January 15, 2005

4 Min Read
Company Molds Handles for Medical Device OEMs

Originally Published MPMN January 2005


Company Molds Handles for Medical Device OEMs

Manufacturer Expands Capabilities to Include Thermoformed 3-D Productsmpmn0501p34a.jpg

A manufacturer creates ergonomic silicone handles for use on a variety of medical devices. The handles are produced using a proprietary process that overmolds the silicone onto stainless-steel, aluminum, and high-performance plastic cores. The material used for the handles is a custom-blended formulation allowing for specific hardness, texture, and color requirements. No-play ratcheting drivers, torque-limiting and torque-measuring instruments, and standard shaft quick-locking connectors are among the instruments that use the handles. The company also offers custom instrument-handle development services. Rapid prototyping and on-line design reviews with customers hasten the development process on new handle shapes. Gauthier Biomedical, Grafton, WI www.gauthierbiomedical.com

Molder Provides Low-Volume Production Programs mpmn0501p34b.jpg

Economical low-volume production programs for custom enclosures and bezels are available. Using aluminum and prehardened steel molds, the company produces molded enclosures that meet exact design specifications. Many materials and colors are available. Because there are no minimums on production orders, the service can be used for initial launches and into production. The tooling is guaranteed into the hundreds of thousands of pieces. Mold Threads Inc., Branford, CT www.moldthreads.com

Micromold Manufacturer Expands Capabilities

A high-precision micromold manufacturer has added microinjection molding capabilities, as well as turnkey micromolding systems. The company offers precision components with tight tolerances, including 0.5 ¥ 50-µm microfluidic slots, slots in sensors as small as 0.002 in., nozzle orifices as small as 0.0027 in. diam, and cannula and medical pouches with walls that are 0.0015-in. thick. By adding custom micromolding and custom-built turnkey micromolding systems to its capabilities, the company can provide single-source, plug-and-play solutions to medical device OEMs. Complex microscopic parts or microscopic design features on larger parts in devices such as catheters, microfluidic nozzles and chips, MEMS and microsensors, resorbable implants, electronics, and tiny industrial pumping mechanisms can be produced quickly. Miniature Tool & Die Inc., Charlton, MA www.miniaturetool.com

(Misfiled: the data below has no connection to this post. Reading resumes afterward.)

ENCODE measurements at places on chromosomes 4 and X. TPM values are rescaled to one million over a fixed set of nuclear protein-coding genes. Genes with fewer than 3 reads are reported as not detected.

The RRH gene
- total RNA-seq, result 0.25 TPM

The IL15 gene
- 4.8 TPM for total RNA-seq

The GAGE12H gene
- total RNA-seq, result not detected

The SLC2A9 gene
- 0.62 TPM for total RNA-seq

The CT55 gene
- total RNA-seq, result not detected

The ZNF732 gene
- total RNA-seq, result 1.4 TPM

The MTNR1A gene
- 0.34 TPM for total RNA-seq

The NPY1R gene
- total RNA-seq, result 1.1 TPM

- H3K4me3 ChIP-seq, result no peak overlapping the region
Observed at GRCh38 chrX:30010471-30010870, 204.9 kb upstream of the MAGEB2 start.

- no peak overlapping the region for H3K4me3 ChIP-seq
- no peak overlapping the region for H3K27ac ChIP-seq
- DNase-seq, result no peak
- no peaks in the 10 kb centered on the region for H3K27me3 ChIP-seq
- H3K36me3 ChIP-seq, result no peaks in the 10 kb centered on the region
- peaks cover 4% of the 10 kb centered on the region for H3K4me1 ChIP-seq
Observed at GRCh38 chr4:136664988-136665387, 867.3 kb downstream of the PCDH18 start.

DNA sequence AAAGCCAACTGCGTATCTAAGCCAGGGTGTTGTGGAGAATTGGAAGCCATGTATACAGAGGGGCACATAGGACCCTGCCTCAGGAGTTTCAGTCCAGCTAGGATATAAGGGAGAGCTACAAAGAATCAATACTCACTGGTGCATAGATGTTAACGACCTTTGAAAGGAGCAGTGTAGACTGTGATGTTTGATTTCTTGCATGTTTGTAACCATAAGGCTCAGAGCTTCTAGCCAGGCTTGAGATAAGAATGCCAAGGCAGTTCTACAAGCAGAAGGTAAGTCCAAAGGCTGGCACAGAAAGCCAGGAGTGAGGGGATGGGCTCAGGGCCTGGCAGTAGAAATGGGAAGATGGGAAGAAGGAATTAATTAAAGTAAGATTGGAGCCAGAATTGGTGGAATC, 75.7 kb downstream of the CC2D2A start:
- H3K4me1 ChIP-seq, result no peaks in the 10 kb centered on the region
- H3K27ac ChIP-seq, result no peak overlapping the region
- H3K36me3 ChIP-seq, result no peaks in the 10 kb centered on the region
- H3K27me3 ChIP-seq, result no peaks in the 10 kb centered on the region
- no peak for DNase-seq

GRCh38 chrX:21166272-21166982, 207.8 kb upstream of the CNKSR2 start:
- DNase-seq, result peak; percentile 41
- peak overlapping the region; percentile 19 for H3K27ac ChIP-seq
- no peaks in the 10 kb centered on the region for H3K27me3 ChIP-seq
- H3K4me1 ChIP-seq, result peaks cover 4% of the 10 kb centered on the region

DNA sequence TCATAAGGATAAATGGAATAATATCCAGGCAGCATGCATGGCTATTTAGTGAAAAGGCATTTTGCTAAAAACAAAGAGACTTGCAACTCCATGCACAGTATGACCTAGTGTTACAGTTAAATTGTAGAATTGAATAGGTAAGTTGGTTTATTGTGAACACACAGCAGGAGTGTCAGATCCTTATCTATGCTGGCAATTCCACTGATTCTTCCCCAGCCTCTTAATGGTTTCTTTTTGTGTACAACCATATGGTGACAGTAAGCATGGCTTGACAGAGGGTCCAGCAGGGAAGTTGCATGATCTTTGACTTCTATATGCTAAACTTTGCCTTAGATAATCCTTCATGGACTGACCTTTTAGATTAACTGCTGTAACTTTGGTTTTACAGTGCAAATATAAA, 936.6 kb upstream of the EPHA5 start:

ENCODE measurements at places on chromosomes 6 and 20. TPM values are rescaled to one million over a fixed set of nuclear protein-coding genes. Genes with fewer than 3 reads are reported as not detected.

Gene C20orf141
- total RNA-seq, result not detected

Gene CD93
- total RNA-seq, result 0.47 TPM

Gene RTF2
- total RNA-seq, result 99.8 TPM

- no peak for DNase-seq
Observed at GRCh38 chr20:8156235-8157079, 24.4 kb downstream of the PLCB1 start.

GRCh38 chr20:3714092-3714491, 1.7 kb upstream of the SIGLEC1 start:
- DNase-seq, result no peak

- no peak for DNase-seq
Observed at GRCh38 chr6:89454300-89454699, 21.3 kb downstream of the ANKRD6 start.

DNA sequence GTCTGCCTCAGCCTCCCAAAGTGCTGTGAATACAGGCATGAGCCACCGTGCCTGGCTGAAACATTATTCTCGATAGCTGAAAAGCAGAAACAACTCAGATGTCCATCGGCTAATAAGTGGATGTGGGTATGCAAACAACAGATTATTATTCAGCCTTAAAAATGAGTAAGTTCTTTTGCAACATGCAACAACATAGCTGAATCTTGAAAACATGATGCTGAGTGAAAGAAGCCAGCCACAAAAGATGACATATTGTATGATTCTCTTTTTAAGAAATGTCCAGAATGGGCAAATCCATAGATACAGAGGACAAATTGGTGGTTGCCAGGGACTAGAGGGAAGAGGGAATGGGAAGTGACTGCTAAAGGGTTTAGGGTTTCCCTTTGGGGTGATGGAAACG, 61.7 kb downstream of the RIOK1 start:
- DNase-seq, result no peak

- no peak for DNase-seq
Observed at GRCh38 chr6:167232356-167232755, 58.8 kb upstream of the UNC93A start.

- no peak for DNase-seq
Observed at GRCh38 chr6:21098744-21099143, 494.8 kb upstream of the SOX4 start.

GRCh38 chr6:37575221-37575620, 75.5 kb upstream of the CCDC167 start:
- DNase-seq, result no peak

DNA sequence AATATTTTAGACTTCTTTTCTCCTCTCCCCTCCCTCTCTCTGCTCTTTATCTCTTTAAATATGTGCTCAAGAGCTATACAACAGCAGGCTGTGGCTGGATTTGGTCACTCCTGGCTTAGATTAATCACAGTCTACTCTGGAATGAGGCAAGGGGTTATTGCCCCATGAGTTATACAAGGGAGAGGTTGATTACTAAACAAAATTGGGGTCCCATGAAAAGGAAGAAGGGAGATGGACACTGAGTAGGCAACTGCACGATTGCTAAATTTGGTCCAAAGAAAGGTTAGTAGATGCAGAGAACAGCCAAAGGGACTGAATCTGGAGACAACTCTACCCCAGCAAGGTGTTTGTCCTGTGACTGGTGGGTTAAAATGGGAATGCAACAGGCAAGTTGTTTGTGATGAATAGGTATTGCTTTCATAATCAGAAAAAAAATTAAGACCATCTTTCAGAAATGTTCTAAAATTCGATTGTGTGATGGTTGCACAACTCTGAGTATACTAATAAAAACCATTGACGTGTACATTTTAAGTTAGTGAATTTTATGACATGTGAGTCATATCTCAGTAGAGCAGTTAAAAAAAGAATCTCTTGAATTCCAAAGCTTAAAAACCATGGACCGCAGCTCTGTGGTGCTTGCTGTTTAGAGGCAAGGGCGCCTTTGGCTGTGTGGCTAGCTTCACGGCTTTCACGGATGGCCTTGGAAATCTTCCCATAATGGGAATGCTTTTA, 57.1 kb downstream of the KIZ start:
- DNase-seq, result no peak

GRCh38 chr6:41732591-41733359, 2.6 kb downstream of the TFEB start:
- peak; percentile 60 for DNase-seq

Engineered Resins and Insert Molding Are Among Company’s Specialtiesmpmn0501p34d.jpg

A contract firm’s injection molding division offers custom design, tooling, and injection and insert molding of products for the medical device industry. Small- to medium-size runs and detailed insert molding are among the company’s specialties. Its in-house design department uses highly advanced three-dimensional software, a fully equipped mold-making shop, and current injection molding technology. Various engineering polymers are used, from thermoplastic elastomers to reinforced or filled resins. Shot sizes range from 1¼10 of a gram up to 80 oz. Hot stamping, ultrasonic welding, and packaging services are also available. Plastics One Inc., Roanoke, VA www.plastics1.com

Molding Facility Uses Aluminum Toolingmpmn0501p34e.jpg

A manufacturing company specializes in custom injection molding of parts for use in a variety of applications. Its CAD/CAM tool room includes CNC, EDM, and conventional machinery. In addition to standard steel tooling, low-cost aluminum tooling is also offered. Engineers are available to assist customers with improving product design and function. ACI Medical Inc., San Marcos, CA www.acimedical.com

Tooling and Molding Process Supports Rapid Device Developmentmpmn0501p34f.jpg

Injection molding tooling can be produced in 10 working days by a parts manufacturer. Quick turnaround times allow engineers to develop concepts and, once proven, proceed immediately to full production. The company’s molding process is capable of using any injection-moldable material, such as commodity resins, Ultem, and PEEK. The firm produces parts for medical device OEMs. Advanced Technology, Corona, CAwww.adv-tec.net

Contractor Offers Cleanroom Injection Molding

A full-service contract manufacturer offers high-precision custom molding in a certified Class 100,000 cleanroom. A variety of Class VI medical-grade, sterilizable materials provide thermal performance, strength, and durability. The company’s molding facility utilizes high-speed material-handling equipment and closed-loop processes to ensure products are molded in a controlled environment. Process controls are in place to allow for tight tolerances in a fully automatic cycle. Services include mold-tool design, build, and prototyping in conjunction with injection molding to maximize mold performance. Advanced Scientifics Inc., Millersburg, PA www.advancedscientifics.com

Custom Molder Produces Parts in Controlled Environmentsmpmn0501p34h.jpg

A tubing supplier has introduced a total intermittent extrusion (TIE) process, enabling the continuous extrusion of rigid-to-soft catheters without bonding. Engineers can design catheters with a smooth transition point between polymers with hardness levels ranging from 75 D to 80 A. According to the company, TIE reduces breakage at the rigid-to-soft point compared with standard bonding technology. Suitable for use in applications that require a stiff shaft and flexible tip, the tubing is used in urology, radiology, neurology, and cardiology applications. TIE tubing is also available in multilumen form, composed of thermoplastic medical polymers. The level of radiopacifier can be customized to illuminate specific sections of tubing. Putnam Plastics Corp., Dayville, CT www.putnamplastics.com

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